David Pittu and Mia Barron play the "other couple" who become entangled in this nonsense, Senor and Senora Homenides de Histangua. Just listening to them, and others, say their full name is cause for laughter. She has the sobering job of plotting and planning the setup for the hilarity to follow and he, brandishing a gun, takes that plot over-the-top with a thickly accented performance that makes his counterparts in other farces simply pale by comparison.
The two servants who complicate matters through a combination of jealousy and flirting are played well by Jeremy Beck and Heidi Niedermeyer. A British cad, called simply Rugby, is played with strength and vigor by a very funny Geoffrey Murphy while Tom McGowan and Debra Jo Rupp bring to inexhaustible life the Frisky Puss Hotel managers. McGowan makes physical punishment into something wonderful to watch while Rupp manipulates her body in such a way that even her fainting spells and verbal confusions are too funny for actual words.
MacIntyre Dixon as the hotel’s safety precaution employee has too little to do, but when he does it he gets the laughs he so richly deserves and Sarah Turner delivers laughs with the word "suspenders" and with her fine trick of ignoring others around her.
Director John Rando has the knack of pacing. The stage is never empty, but the trick of doors, so essential to farce timing, has been directed to perfection. This cast working with him have been so well prepared by their leader that even when mechanical functions, so necessary to the comedy, break down, they cover the error with a lightness and rightness and keep the audience aware of the tricks they’re playing to fill the time. Rando has opened this troupe up to the importance of rhythms and they can probably do just about anything and get a laugh out of it. Even broken crockery, damaged set and uncontrollable turntables did not deter this gang of players from turning in their best work. The normal five entries (doors, windows, etc.) seen in most farces are doubled here in the second act to ten doors or passageways and that allows for action that never stops. There are more people in more rooms doing more things than you can imagine.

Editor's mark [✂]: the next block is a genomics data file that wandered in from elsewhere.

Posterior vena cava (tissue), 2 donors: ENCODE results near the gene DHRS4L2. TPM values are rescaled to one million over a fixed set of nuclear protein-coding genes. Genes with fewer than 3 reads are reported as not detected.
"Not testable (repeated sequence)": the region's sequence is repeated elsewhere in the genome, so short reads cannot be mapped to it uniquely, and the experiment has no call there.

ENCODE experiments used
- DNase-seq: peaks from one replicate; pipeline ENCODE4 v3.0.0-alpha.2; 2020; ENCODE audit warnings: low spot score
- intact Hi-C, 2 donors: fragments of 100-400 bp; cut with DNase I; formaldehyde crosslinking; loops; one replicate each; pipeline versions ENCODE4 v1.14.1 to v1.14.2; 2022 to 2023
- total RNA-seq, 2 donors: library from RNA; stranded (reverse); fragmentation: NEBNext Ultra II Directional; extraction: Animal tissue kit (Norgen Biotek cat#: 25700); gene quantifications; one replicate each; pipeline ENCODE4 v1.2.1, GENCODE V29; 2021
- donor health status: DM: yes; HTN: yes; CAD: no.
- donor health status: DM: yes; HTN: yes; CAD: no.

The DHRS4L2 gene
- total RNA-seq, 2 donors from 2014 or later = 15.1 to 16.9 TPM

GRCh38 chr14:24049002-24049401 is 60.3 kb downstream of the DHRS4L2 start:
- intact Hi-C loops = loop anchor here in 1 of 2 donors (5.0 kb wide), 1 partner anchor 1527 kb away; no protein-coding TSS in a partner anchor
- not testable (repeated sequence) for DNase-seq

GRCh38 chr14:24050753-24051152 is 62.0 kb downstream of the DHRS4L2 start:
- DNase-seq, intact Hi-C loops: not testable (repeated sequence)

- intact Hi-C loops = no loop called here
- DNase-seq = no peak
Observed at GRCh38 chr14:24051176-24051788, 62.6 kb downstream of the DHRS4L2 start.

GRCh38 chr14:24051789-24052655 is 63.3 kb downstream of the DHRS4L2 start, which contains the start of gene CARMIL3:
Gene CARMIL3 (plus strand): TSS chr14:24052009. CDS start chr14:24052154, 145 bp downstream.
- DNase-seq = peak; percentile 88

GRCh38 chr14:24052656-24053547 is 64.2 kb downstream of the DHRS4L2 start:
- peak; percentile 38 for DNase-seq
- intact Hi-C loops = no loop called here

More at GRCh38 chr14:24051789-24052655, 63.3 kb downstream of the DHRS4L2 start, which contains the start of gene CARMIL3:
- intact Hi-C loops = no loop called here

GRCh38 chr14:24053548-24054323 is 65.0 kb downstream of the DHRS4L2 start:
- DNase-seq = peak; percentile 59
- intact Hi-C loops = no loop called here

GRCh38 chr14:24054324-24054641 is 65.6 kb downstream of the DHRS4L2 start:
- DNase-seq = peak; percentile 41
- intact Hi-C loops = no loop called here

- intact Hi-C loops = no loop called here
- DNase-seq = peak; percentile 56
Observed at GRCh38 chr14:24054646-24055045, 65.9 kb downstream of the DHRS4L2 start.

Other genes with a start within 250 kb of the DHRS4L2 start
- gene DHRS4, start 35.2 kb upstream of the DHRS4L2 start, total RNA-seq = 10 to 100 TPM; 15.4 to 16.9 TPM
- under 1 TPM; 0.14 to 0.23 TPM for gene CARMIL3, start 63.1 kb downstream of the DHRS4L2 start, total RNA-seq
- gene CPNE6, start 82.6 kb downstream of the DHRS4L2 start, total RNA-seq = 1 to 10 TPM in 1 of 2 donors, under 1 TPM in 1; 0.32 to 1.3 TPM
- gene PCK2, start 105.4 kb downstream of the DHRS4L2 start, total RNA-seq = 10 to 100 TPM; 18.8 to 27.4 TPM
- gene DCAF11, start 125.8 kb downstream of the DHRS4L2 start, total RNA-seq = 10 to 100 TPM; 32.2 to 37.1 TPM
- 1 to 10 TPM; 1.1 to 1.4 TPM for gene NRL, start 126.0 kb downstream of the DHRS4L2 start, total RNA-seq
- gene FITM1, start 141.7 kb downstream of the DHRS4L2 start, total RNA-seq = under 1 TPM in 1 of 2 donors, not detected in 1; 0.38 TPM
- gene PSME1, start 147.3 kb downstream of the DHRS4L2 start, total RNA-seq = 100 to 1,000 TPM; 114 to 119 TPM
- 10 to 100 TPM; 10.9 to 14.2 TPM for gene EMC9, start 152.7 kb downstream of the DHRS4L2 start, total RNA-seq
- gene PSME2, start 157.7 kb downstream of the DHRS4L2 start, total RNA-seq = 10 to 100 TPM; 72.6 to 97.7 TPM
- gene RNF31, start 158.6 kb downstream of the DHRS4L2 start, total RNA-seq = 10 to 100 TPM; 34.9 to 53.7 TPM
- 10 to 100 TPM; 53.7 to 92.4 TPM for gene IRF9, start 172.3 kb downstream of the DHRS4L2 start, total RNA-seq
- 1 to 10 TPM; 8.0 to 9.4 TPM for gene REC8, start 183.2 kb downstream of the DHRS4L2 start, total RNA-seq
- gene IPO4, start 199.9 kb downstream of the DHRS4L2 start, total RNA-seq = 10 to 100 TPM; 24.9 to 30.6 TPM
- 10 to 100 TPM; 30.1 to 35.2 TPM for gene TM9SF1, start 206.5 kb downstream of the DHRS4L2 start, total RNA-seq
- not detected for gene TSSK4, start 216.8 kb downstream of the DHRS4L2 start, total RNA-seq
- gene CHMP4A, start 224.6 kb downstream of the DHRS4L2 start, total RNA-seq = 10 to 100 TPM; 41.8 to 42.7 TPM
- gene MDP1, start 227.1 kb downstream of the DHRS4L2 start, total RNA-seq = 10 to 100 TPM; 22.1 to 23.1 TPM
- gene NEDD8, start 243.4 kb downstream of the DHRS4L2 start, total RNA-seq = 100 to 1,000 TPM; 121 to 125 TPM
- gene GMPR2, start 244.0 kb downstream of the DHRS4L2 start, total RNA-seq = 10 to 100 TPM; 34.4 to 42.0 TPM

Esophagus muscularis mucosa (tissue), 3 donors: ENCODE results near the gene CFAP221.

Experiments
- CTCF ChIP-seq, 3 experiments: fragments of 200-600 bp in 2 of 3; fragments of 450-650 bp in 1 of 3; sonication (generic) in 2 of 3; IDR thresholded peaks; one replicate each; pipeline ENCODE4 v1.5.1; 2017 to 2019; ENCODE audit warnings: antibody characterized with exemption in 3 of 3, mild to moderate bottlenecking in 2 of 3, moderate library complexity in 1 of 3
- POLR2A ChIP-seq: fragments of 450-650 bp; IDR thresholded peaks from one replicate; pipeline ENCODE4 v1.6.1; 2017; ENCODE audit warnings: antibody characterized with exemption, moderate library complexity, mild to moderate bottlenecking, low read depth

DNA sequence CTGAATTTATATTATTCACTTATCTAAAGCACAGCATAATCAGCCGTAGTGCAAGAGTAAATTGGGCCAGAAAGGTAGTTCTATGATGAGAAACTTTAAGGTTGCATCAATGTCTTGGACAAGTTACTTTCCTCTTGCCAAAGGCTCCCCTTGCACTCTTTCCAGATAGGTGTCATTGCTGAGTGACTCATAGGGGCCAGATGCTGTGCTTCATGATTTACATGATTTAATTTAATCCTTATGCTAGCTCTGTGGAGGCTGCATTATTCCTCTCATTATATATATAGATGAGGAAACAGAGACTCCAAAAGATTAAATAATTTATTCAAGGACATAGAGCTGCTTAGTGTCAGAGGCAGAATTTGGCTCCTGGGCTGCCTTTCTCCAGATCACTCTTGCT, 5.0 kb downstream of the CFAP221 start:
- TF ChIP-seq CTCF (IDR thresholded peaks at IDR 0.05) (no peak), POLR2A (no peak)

Alexander Dodge’s sets are perfectly Parisian and the period costumes by Gregory Gale are both handsome and correct for their characters.
Played in three acts with two intermissions (and you need them both to get the laughter under control) the show runs a remarkable two hours and forty-seven minutes. It may be too much for one season to have two versions of the same basic Feydeau farce to see. If farce is your thing, see them both. If you’re not sure then see only one. It’s your choice. Both are great fun.
Tom Hewitt, Mark Harelik and Kathryn Meisle; photo: Andy Tew
Mia Barron and Carson Elrod; photo: Andy Tew
Tom McGowan and Debra Jo Rupp; photo: Andy Tew
A Flea in Her Ear runs on the mainstage at the Williamstown Theatre Festival through August 10. For full schedule and tickets call the box office at 413-597-3400.